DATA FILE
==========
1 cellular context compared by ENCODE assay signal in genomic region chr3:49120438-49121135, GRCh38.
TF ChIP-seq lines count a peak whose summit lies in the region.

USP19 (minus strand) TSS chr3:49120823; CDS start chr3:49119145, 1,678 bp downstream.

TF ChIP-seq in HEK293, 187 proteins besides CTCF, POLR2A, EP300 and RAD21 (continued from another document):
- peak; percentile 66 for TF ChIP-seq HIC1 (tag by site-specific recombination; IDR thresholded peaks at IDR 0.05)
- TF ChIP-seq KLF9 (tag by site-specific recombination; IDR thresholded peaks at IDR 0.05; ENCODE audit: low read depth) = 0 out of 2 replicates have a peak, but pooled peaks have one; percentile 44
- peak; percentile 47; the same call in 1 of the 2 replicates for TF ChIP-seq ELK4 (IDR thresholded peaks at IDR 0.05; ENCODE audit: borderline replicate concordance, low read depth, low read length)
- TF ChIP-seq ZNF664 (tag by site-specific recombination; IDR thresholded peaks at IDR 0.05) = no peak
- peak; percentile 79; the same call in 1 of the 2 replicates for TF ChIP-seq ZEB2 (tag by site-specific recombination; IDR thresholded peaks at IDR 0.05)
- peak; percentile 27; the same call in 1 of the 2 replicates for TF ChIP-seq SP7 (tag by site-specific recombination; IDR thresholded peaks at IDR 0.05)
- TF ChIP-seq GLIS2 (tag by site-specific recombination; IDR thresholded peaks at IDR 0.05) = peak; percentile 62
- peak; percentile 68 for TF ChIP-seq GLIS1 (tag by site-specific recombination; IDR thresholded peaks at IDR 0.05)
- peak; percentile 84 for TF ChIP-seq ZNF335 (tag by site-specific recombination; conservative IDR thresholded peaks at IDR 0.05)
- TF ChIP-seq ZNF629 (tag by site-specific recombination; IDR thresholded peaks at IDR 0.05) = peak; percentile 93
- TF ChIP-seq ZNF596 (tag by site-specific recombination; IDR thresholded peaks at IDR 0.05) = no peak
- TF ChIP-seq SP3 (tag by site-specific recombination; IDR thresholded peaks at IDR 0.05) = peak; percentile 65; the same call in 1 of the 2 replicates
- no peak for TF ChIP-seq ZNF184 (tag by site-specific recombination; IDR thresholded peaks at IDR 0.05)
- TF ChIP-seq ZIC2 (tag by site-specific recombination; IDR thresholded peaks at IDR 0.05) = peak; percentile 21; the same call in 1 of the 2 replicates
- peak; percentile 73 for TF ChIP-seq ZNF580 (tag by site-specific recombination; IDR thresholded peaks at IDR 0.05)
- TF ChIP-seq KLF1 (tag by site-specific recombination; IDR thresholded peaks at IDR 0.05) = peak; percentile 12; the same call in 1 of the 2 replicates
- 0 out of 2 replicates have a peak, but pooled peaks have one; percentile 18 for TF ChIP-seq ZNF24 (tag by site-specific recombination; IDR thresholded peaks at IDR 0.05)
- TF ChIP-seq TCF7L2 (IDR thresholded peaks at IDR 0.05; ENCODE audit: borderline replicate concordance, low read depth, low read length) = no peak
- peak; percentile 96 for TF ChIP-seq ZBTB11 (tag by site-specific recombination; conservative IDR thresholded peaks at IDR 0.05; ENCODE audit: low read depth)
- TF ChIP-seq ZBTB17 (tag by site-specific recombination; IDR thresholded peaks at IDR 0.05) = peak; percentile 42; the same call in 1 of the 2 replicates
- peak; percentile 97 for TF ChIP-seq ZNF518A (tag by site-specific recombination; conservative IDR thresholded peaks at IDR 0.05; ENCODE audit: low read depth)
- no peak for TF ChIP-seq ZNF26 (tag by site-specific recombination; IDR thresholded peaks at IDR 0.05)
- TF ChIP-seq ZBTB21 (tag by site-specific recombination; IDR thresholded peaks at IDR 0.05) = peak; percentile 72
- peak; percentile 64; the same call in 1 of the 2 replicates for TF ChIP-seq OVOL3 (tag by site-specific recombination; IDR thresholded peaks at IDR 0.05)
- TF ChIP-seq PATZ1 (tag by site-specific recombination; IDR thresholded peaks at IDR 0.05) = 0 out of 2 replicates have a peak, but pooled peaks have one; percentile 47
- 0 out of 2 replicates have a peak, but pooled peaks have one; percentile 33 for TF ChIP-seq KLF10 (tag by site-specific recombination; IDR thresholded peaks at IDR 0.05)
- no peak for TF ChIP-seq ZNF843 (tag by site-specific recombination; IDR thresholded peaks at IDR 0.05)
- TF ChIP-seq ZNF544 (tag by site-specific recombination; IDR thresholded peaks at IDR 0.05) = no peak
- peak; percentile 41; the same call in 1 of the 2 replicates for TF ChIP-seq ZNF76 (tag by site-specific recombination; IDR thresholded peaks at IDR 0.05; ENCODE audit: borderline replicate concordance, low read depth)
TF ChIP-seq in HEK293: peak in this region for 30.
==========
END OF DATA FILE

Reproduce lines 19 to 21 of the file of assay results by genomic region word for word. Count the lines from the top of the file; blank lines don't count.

- peak; percentile 73 for TF ChIP-seq ZNF580 (tag by site-specific recombination; IDR thresholded peaks at IDR 0.05)
- TF ChIP-seq KLF1 (tag by site-specific recombination; IDR thresholded peaks at IDR 0.05) = peak; percentile 12; the same call in 1 of the 2 replicates
- 0 out of 2 replicates have a peak, but pooled peaks have one; percentile 18 for TF ChIP-seq ZNF24 (tag by site-specific recombination; IDR thresholded peaks at IDR 0.05)